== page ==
34th Meeting of the Ramsar Standing Committee -- Statement from the IOPs


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34th Meeting of the Standing Committee
Gland, Switzerland, 10-13 April 2006

Opening statement by the Ramsar International Organisation Partners

(Delivered by Rebecca Tharme, International Water Management Institute,
Plenary session, 10h00-13h00, 11 April 2006)

Thank you and good morning, Mr Chair and distinguished delegates. It is truly an honour to be present at this 34th Standing Committee meeting giving the opening statement on behalf of the Convention's International Organisation Partners, as the Ramsar focal point of the International Water Management Institute.

At COP9 in Kampala, last November, as many of you here will recall, IWMI became the Convention's fifth IOP. This would not have happened without the encouragement and support of the Ramsar Secretariat, the IOPs - BirdLife International, WWF, Wetlands International and IUCN - and the tremendous endorsement of the Contracting Parties. I would like to take this opportunity to again extend my sincere thanks to all of you for the confidence you have shown in IWMI.

IWMI is a non-profit research organisation within the Consultative Group on International Agricultural Research (the CGIAR), with the mission of "improved water and land management for food, livelihoods and nature". It aspires to become the leading international knowledge centre on the water-food-environment nexus, generating knowledge through applied, policy oriented research. The Institute works to achieve its global mandate through partnership arrangements with a diverse range of partners, from international NGOs and national governments to local communities, focusing on river basins in developing countries.

The Institute has worked increasingly with Ramsar over the past few years, including through our involvement in its Scientific and Technical Review Panel and collaboration on various initiatives with the IOPs and observer organisations. IWMI also convenes the multi-institute CGIAR Challenge Program on Water and Food, and the Comprehensive Assessment of Water Management in Agriculture - the latter programme, co-sponsored by Ramsar, the Convention on Biological Diversity, FAO and others, which is in the final phase of gathering knowledge globally to provide insights on investments in water for food, and their impact on people and ecosystems.

As a new IOP, it is encouraging to see distinct areas of common ground emerging across the partners represented here, and with the Secretariat, towards future oriented, strategic knowledge generation with clear policy relevance, active advocacy, and CEPA outreach - all vital avenues for promoting and advancing wetland conservation and wise use. IWMI remains committed to working more closely with everyone here to realise this shared vision.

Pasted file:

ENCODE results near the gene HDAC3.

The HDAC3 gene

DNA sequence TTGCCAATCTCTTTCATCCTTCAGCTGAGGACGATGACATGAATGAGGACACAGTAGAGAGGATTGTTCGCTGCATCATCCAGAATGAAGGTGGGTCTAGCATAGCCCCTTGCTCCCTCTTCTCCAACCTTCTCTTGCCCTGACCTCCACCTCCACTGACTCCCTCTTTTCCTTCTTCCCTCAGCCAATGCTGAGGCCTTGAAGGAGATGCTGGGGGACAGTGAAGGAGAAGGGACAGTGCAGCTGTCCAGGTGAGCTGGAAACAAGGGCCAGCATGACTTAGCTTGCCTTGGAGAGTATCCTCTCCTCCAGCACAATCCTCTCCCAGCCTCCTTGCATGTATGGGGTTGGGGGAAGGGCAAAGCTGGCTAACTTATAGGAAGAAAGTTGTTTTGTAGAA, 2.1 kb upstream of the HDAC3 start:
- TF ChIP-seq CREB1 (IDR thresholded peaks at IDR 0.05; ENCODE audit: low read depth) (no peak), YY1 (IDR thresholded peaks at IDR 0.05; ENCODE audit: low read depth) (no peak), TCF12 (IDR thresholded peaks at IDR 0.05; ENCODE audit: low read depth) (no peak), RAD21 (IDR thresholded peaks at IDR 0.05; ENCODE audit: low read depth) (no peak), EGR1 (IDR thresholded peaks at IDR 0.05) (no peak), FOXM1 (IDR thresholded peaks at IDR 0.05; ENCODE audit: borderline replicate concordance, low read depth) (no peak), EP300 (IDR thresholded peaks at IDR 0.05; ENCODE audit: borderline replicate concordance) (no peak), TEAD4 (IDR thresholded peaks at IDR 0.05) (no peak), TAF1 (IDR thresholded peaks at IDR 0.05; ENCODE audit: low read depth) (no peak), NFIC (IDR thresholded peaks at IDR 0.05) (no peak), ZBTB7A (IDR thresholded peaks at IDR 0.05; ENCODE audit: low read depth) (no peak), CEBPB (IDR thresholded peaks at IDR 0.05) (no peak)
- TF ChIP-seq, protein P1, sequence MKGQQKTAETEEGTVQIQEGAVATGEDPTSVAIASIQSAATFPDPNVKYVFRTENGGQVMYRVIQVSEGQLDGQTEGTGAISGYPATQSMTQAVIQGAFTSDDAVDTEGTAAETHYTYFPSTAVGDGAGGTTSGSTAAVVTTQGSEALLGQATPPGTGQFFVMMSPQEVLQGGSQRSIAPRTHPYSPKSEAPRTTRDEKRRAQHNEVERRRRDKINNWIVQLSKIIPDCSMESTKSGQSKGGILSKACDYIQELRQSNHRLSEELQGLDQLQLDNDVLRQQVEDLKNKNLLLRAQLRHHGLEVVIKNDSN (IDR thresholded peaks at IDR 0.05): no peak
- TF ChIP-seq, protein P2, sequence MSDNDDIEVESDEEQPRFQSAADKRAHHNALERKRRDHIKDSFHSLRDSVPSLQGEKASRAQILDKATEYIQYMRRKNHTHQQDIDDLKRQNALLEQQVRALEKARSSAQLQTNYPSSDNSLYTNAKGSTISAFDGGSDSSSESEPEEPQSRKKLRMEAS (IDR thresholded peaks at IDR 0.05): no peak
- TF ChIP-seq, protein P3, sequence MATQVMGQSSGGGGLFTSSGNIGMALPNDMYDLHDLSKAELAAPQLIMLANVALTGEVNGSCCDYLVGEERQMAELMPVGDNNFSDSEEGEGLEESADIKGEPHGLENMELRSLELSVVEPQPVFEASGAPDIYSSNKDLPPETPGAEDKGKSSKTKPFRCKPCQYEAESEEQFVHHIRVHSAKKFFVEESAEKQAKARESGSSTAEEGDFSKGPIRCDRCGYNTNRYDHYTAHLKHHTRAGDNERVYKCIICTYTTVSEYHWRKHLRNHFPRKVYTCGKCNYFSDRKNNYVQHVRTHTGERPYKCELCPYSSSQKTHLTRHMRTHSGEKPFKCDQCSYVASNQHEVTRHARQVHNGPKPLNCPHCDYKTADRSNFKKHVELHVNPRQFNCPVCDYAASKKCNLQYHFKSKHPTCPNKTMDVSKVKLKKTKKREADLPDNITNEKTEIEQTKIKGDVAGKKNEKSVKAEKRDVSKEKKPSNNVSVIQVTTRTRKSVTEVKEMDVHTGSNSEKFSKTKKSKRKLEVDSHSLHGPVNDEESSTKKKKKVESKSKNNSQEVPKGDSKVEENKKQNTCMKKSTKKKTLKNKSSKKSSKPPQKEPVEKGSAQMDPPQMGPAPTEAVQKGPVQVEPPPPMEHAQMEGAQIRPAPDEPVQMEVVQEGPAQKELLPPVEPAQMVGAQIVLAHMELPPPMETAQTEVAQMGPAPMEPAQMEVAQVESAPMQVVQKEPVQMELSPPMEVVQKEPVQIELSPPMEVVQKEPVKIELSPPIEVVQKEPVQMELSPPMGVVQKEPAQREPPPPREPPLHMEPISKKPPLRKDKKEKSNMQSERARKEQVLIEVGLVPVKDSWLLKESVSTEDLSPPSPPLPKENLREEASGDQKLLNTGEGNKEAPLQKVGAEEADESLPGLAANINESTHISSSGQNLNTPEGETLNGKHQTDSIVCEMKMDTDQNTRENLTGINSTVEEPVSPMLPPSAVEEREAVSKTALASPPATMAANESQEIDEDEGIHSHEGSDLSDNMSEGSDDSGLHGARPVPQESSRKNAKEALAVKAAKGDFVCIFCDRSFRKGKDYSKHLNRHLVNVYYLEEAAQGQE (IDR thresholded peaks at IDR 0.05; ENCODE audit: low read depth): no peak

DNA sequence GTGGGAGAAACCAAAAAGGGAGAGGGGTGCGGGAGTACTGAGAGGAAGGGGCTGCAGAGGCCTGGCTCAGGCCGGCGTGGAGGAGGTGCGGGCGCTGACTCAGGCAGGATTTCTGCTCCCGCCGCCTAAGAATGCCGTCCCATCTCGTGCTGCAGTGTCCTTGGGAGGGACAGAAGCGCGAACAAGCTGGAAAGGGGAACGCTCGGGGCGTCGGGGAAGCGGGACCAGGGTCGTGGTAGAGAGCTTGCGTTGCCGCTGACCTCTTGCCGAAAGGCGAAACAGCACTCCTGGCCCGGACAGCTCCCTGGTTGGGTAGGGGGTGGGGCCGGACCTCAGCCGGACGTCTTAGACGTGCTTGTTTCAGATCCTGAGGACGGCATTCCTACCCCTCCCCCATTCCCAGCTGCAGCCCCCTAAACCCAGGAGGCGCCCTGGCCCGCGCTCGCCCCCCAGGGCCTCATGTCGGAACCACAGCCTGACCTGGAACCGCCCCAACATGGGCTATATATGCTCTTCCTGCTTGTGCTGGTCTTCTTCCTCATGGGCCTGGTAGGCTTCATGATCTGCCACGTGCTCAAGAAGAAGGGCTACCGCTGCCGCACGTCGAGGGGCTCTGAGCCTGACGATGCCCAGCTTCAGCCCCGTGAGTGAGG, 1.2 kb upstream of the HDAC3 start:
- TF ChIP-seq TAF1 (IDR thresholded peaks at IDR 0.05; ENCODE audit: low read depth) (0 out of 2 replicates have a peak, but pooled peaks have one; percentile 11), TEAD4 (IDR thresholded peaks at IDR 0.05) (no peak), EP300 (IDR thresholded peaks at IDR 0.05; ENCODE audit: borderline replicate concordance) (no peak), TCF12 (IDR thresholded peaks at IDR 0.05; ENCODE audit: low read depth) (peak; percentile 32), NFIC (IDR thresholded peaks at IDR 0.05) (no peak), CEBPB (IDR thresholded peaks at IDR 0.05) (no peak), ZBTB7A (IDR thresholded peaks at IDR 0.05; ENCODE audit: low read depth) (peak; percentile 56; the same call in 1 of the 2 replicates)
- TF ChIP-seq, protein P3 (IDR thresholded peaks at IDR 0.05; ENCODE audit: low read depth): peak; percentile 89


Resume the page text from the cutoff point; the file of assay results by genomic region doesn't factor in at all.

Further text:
Many elements of the work of the IOPs are critical to the successful implementation of the Ramsar Convention's Work Plan and the priority areas identified for the STRP's work in this triennium. This is no coincidence. Instead, it represents a trend of shared understanding of some of the most pressing challenges facing us, and a move towards harnessing our combined strengths and commitment to remain at the cutting-edge of wetland science and management. There remains more to be done, however, in crafting a well developed Strategic Plan for the Convention to be presented for CoP10's consideration, that highlights the specific roles of the IOPs, individually and collectively, with key result and performance measures.

There are now clear connections being made between society's activities in the basins in which Ramsar sites and other Wetlands of International Importance are situated, and the extent, and changes in ecological character of the wetlands themselves. All the IOPs recognize that there remains a need to obtain adequate site coverage and to safeguard protected wetlands, noting Ramsar's own 250 Mha protected area target, and that now adopted by CBD COP8 for 275 Mha of inland waters. It is clear Ramsar has an important part to play in assisting the achievement of the CBD target. Efforts by the Ramsar Secretariat to shift emphasis from site designation to effective management as well also have great merit. We are therefore intensifying activities in the area of wetland inventory, assessment and monitoring, at a range of scales. We aim to develop a more active, systematic and coordinated role in future on inventory and monitoring of sites and to explore the functional basis for site networks. We are also reshaping the Waterbirds Conservation Strategy, for example, to focus more on providing policy-relevant analyses.